| February 3, 2017

Research of the Week: Seniors’ Student Debt Burden

Seniors’ student debt total has more than doubled in the past decade.

Each week, Consolidated Credit searches for financial research that can help you deal with your debt and budget. This week…

The interesting study

The Federal Reserve of New York released a new report last month on the burden that older Americans face from student loan debt. The report finds that increasingly, seniors face a much tougher battle with debt than they did twelve years ago.

The big result

Overall, the debt burdens of borrowers age 50 to 80 increased by over 60 percent in the past 12 years. A big part of that increase stems from student loan debt, where the average borrower’s balance has more than doubled.

The fascinating details

The report finds that the average levels for most types of debt are fairly constant. Seniors have the same levels of mortgage debt, home equity lines of credit, auto loan debt and credit card debt. However, student debt saw a serious uptick. And this increase in overall indebtedness is risky for a population that largely lives on a limited fixed income.

So why are seniors so overburdened by student loan debt? A Government Accountability Office report released in 2014 provides some insight:

Seniors' student debt: education in exchange for a burden
  • Only 27% of the student loan balances held by borrowers age 50 to 64 are for children
    • In other words, 73% borrow to fund their own education
  • For borrowers 65 to 74, 82% funded their own education and 83% of borrowers over age 75 did the same

In the past people speculated that seniors faced increased student debt because of PLUS loans taken out for their children. However, this shows most of the debt results from personal education instead.

What’s more, seniors have higher levels of default on student loans:

  • Borrowers age 25-49 default at a rate of 12%
  • By contrast, borrowers age 65-74 default at a rate of 27%
  • Even worse, over half of borrowers over the age of 75 defaulted on their student loans

It’s not surprising that garnishment from Social Security checks has increased by more than six times in the past 10 years. Federal law protects seniors by guaranteeing they receive at least $750 per month from Social Security checks. But that’s not enough to live on in most places these days.

What you can do

“A fixed income in retirement is not meant to support significant debt elimination,” argues Gary Herman, President of Consolidated Credit. “That’s why, traditionally, experts recommend that consumers should eliminate as much debt as possible prior to retirement. Even minimizing mortgage debt is helpful because fixed income is not designed to carry a high debt burden. That’s particularly true if you rely on Social Security as your primary source of income.”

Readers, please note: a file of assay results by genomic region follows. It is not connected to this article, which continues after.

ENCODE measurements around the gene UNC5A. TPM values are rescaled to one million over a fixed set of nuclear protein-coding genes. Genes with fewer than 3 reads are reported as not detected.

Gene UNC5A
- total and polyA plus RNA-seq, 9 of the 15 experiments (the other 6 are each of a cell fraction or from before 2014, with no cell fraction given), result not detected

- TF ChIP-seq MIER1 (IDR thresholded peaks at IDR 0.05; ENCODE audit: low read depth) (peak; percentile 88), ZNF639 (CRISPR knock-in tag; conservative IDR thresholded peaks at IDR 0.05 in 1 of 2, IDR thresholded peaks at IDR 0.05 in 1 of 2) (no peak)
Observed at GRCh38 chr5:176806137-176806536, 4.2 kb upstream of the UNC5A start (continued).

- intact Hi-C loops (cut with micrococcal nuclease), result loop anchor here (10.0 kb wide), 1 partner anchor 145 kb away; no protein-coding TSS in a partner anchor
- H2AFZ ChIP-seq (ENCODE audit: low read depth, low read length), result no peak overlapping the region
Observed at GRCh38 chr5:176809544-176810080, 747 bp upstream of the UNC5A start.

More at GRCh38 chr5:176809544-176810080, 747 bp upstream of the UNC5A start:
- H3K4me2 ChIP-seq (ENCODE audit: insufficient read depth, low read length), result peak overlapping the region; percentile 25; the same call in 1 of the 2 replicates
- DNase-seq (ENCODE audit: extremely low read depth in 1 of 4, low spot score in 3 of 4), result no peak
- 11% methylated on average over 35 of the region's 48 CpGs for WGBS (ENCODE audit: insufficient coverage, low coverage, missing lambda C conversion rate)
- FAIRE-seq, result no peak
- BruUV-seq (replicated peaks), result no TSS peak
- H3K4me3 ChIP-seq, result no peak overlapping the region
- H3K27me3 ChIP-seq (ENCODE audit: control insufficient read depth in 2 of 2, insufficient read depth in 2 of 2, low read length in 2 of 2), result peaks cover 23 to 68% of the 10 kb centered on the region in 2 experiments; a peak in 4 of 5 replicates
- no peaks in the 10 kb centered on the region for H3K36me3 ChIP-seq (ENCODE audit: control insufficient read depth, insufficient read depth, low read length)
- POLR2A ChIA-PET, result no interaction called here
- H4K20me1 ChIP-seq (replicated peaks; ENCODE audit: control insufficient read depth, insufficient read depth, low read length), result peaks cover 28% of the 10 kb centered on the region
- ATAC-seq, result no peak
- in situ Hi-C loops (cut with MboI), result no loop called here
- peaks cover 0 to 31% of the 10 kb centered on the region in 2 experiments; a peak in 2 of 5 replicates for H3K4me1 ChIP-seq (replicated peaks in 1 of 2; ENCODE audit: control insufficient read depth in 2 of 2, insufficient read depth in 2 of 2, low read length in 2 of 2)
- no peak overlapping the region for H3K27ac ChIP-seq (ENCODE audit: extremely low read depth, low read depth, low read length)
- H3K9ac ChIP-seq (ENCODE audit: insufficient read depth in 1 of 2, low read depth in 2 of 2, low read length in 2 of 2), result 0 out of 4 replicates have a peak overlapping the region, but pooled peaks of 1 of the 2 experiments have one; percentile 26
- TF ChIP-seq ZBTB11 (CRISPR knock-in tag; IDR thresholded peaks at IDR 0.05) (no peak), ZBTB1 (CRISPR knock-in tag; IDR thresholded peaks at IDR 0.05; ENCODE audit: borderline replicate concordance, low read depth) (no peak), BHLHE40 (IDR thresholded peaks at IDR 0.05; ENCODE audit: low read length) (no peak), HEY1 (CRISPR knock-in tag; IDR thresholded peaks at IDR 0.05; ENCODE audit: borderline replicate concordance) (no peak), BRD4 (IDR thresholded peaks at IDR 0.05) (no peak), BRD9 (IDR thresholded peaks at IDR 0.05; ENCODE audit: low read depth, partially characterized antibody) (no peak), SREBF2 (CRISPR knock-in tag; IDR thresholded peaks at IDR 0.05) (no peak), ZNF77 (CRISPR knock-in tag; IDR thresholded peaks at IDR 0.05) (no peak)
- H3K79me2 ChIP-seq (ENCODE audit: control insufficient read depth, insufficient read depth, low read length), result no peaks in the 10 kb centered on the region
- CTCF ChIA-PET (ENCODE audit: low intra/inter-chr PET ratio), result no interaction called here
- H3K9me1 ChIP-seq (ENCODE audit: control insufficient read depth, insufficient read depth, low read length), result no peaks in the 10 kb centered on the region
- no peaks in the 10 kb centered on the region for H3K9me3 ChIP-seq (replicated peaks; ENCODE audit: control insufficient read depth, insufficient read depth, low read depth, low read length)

This means if you’re nearing retirement and thinking of going back to school, consider how to fund those continuing education costs carefully. Student loan debt cannot be discharged by bankruptcy, so you can’t just default and declare bankruptcy to get around repayment. If you incur the debt, it’s going to follow you until you pay it back.

With that in mind, make sure to explore all of your options. Look into local community colleges and search online to explore grants and scholarships specifically targeted to your age group. This will help minimize the cost of going back to school so you can expand your mind without increasing your debt burden.

Of course, that advice only helps those who haven’t yet slipped in to the student debt trap. What about seniors who already face an uphill battle to repay their student loans?

“If you took out federal loans, whether they’re subsidized or unsubsidized, you can apply for a hardship-based repayment plan,” Herman explains. “These programs set monthly payments based on what you can afford. That makes it easier to repay what you owe on a fixed income.”

An income-based repayment plan rolls all eligible loans into a single monthly payment. The specific amount you pay is based on your Adjusted Gross Income (AGI) and family size. In most cases, it equals out to roughly 15% of your income. If you took out your loans recently – i.e. after 2011 – then you may qualify for the Pay as You Earn program. This drops the monthly payment amount even lower, usually around 10% or less.

For more information on student loan repayment plans, visit Consolidated Credit’s free guide to Student Debt Repayment.

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